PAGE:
Undine returns to the Stentorian. The next morning at breakfast, she tells Mr. Spragg that he needs to get her a box at the opera for the next Friday. He and Mrs. Spragg had hoped that Laura Fairford’s dinner would make Undine a little less excitable, but it seems to have had the opposite effect. It’s already unusual for Undine to be down at breakfast, since she usually wakes up too late and just has Celeste bring her chocolate in bed. Undine’s request surprises her parents; her father asks if orchestra seats would do, but Undine insists on a box, even though she’s going by herself. Eventually, she adds that maybe she’d invite Mabel Lipscomb to pay her back for how well she’s treated her in New York so far.
Undine wants a box at the opera because it’s a public place where people will be able to see her. After the dinner party where Undine struggled to keep up with the conversation and where Ralph seemingly rejected her, Undine wants to prove her worth in New York society by putting on a public display of wealth. Undine can be tricky when she wants something, and she learns here that the best way to convince her father is to disguise her selfish motivations as altruistic (by saying she wants to treat Mabel).
By invoking Mabel Lipscomb and the idea of reciprocity, Undine starts to convince Mr. Spragg to get the tickets. Undine pleads that she only wants an opera box once, and her father notes that Undine seems to only want most things once. Still, he protests that he’s low on cash at the moment. Undine decides to go out for a horse ride, because she knows it makes Mrs. Spragg nervous.
Although Undine is far from patient, she knows how to bide her time when she wants something. By going on a horse ride to make her mother nervous, Undine hopes to wear down her father’s resolve and make him give in and buy her an opera box.
Mrs. Spragg is indeed worried and greets Undine enthusiastically after her horse ride. Undine tells her mother she still wants an opera box. Her mother tries to explain that while Mr. Spragg was rich for Apex, he’s not quite so rich in New York. Undine asks why they ever left, but her mother tells her they came to New York so Undine could meet people. Still at a stalemate, Undine decides to go see an art gallery that Laura Fairford mentioned to her at the dinner party.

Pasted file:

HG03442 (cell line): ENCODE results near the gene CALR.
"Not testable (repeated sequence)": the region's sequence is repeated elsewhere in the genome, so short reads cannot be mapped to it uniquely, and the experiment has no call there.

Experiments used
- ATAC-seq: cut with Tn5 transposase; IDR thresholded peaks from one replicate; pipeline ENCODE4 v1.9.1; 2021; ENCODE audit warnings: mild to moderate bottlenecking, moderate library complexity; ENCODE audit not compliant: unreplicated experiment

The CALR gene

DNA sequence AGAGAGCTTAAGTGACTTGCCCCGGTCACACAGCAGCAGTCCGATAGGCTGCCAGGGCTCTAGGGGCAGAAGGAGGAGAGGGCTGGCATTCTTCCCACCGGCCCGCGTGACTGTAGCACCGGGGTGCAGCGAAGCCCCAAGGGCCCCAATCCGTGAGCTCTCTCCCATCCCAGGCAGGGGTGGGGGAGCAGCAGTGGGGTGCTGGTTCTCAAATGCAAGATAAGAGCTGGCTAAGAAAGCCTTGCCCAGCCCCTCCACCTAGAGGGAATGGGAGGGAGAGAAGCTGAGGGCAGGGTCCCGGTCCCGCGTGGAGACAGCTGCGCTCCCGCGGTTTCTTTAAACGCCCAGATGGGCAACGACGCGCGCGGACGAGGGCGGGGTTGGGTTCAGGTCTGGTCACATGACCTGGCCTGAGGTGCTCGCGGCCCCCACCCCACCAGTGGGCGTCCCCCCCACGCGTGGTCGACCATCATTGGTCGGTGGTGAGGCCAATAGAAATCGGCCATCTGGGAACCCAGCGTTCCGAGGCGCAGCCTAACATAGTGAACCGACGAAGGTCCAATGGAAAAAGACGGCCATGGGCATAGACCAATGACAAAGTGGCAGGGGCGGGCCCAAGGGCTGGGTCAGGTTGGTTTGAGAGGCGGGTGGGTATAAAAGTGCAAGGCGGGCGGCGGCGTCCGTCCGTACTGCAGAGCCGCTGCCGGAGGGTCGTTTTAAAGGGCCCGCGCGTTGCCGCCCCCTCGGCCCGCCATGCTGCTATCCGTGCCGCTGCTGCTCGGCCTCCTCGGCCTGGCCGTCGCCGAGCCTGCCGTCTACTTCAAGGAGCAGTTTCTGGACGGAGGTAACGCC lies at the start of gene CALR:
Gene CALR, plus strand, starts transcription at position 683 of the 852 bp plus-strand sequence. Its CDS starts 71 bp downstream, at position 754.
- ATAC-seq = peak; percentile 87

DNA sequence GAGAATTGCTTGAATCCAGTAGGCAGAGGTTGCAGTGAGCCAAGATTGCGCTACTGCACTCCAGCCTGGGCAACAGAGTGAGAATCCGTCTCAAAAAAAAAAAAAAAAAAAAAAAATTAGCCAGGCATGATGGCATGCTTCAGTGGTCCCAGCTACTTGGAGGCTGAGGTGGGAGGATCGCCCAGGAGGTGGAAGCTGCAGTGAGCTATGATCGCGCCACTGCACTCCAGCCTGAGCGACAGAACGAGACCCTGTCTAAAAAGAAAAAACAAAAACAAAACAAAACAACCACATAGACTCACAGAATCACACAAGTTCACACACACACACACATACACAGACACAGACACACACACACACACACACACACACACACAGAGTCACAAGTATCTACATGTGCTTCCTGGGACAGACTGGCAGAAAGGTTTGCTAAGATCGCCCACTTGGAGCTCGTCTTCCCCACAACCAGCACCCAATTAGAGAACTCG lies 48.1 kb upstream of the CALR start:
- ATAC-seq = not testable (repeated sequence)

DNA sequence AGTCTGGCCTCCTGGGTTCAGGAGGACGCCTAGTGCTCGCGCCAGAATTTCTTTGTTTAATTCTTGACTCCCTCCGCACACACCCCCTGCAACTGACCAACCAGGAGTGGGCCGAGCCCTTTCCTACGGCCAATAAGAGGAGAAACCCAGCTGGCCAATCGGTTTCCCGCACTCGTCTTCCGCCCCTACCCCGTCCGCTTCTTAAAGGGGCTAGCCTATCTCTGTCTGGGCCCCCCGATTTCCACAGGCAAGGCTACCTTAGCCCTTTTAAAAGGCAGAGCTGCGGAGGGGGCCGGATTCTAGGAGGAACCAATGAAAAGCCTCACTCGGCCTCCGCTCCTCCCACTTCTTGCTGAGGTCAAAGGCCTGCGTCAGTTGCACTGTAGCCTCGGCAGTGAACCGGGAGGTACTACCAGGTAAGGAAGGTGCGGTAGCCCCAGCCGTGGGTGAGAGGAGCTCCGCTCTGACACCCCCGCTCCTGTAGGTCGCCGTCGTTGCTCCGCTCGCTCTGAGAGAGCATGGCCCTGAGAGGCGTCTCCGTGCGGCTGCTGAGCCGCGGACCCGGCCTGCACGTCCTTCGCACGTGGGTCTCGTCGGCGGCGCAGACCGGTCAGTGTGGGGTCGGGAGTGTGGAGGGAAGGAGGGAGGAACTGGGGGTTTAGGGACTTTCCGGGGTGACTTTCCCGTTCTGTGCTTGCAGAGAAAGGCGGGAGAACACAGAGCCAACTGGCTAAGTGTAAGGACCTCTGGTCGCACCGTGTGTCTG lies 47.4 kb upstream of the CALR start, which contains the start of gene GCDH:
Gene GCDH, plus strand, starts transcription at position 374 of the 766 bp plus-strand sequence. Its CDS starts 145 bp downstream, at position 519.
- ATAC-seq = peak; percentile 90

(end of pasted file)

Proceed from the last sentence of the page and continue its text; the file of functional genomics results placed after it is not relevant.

The name of Apex is ironic, because “apex” suggests the top, but someone who is at the top in Apex might not be that important in New York City. Although Undine previously had no interest in art, she is a fast learner, and she realizes that faking an interest might be her best way to make social connections.
Undine goes to the art gallery, but she’s more interested in looking at the people than the art, like a woman with a tortoise-shell eye-glass with a pearl chain. An unpleasant-looking young man with bulging eyes comes up to Undine and makes conversation about what an awful crowd it is that day. But then the lady with the eye-glass calls the young man Peter, and Undine realizes that he is Peter Van Degen, son of a famous banker. Undine is happy but remembers none of the art she saw when she goes home.
Undine’s focus on the people instead of the art makes it clear why she’s really at the gallery—to be part of the crowd. In fact, she succeeds and connects with Peter almost instantly. Although the other characters are less open than Undine about their motives, art galleries seem to play an important social role for the other characters too.
Back at the Stentorian, Undine is disappointed thinking that she’ll probably never see Peter again, and she’s also disappointed to see that Ralph stopped by and left his card (since, if he stopped without first making an appointment, this suggests he isn’t serious about her). She is even more disappointed when Mrs. Spragg informs her that Ralph actually came to see Mrs. Spragg herself, not Undine. Mrs. Spragg thought Ralph might have a message for Undine, but he simply talked for a while before leaving without really explaining what he wanted.
Undine’s insecurity makes her see the worst in positive situations. Although she has potentially made new connections with both Ralph and Peter, she remains dissatisfied with her progress. Ralph’s behavior is strange, particularly when he visits Mrs. Spragg—unlike Undine, Ralph doesn’t seem to know what he wants, which is why he sometimes seems interested in Undine and sometimes not.
Undine reflects on the past and how she’s managed to get things out of her parents before. Her first big goal was to find a way to get out of Apex in the summers. Initially, when she was home from boarding school, she went to a cottage her parents owned in the summer, but it always seemed to Undine to be less exciting than what other girls were doing. Undine began insisting that she had to see New York.
Undine’s past reveals that often gets what she wants. Still, because of her materialistic personality, whenever she gets what she wants, she finds a new thing to long for. This is why the cottage isn’t enough for her, especially not after she hears what the other girls do in the summer.
Back in the present, Mr. Spragg comes into Undine’s room and lets her know that he has gotten her an opera box not just for one Friday but for every other Friday. Mrs. Spragg worries about the cost, but Mr. Spragg says that he just wants Undine to be able to keep spending time with the new crowd of people she’s meeting. In private, Mrs. Spragg asks Mr. Spragg if he happened to see Elmer again, but he says once was enough.
Mr. Spragg caves to his daughter’s demands and in fact goes well beyond them, suggesting that he spoils her. Despite his constant concerns about money, Mr. Spragg comes from Apex and has simple wants, so even as he worries about debt, he seems to have more money than he knows what to do with.